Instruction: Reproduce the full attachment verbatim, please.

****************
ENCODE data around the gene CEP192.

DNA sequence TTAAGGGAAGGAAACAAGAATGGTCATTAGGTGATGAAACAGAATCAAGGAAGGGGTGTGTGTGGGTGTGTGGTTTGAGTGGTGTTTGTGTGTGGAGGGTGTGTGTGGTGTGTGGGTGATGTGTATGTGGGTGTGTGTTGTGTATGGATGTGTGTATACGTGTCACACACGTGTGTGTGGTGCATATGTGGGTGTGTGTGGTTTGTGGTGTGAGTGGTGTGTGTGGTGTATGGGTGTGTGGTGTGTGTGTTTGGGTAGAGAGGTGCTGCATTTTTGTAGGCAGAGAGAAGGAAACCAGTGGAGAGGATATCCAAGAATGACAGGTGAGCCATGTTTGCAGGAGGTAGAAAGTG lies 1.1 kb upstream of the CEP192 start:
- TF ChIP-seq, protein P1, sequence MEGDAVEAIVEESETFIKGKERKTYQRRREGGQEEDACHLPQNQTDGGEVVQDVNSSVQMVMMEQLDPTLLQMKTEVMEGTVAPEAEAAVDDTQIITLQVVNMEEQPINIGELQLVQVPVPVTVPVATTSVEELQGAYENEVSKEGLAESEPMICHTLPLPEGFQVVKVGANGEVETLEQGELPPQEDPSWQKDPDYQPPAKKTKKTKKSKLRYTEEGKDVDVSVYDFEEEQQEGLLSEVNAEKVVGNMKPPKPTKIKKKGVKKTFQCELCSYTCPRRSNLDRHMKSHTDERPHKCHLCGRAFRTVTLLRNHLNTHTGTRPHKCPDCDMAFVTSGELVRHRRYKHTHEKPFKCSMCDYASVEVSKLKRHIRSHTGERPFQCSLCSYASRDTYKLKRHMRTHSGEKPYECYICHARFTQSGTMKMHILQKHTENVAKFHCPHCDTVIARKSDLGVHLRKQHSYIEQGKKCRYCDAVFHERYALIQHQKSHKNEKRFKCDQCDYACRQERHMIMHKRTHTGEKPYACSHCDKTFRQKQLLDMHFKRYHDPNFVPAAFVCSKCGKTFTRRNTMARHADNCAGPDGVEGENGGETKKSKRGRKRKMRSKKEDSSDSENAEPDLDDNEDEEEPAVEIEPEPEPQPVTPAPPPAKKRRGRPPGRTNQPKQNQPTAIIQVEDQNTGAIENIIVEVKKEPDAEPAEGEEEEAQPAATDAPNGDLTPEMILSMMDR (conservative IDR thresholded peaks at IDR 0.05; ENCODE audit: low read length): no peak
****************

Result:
ENCODE data around the gene CEP192.

DNA sequence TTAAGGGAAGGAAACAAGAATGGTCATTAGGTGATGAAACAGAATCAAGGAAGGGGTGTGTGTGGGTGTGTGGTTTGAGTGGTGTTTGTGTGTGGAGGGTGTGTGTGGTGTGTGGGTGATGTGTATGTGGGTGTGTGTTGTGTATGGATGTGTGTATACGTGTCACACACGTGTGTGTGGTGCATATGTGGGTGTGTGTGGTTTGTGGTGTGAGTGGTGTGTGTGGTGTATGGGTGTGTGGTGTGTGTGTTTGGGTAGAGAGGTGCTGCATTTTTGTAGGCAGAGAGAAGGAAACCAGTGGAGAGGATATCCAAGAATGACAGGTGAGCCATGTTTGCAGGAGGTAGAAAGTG lies 1.1 kb upstream of the CEP192 start:
- TF ChIP-seq, protein P1, sequence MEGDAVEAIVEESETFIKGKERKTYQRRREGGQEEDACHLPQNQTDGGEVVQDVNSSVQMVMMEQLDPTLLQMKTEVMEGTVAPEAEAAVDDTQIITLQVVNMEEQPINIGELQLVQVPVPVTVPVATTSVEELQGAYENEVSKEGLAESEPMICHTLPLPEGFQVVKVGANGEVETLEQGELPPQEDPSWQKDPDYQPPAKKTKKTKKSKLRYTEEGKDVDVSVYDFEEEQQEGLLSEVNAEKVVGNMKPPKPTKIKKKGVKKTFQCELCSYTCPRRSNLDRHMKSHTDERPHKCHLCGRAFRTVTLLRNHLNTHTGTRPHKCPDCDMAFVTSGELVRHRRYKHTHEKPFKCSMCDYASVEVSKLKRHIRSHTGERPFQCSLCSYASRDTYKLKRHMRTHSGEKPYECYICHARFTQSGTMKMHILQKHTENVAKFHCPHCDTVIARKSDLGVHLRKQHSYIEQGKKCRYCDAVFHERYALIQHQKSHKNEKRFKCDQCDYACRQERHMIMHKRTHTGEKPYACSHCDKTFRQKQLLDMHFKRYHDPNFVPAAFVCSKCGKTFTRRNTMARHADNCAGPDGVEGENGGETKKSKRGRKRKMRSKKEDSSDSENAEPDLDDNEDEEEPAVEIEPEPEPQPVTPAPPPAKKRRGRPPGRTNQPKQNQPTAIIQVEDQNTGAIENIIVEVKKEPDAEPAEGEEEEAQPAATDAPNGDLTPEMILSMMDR (conservative IDR thresholded peaks at IDR 0.05; ENCODE audit: low read length): no peak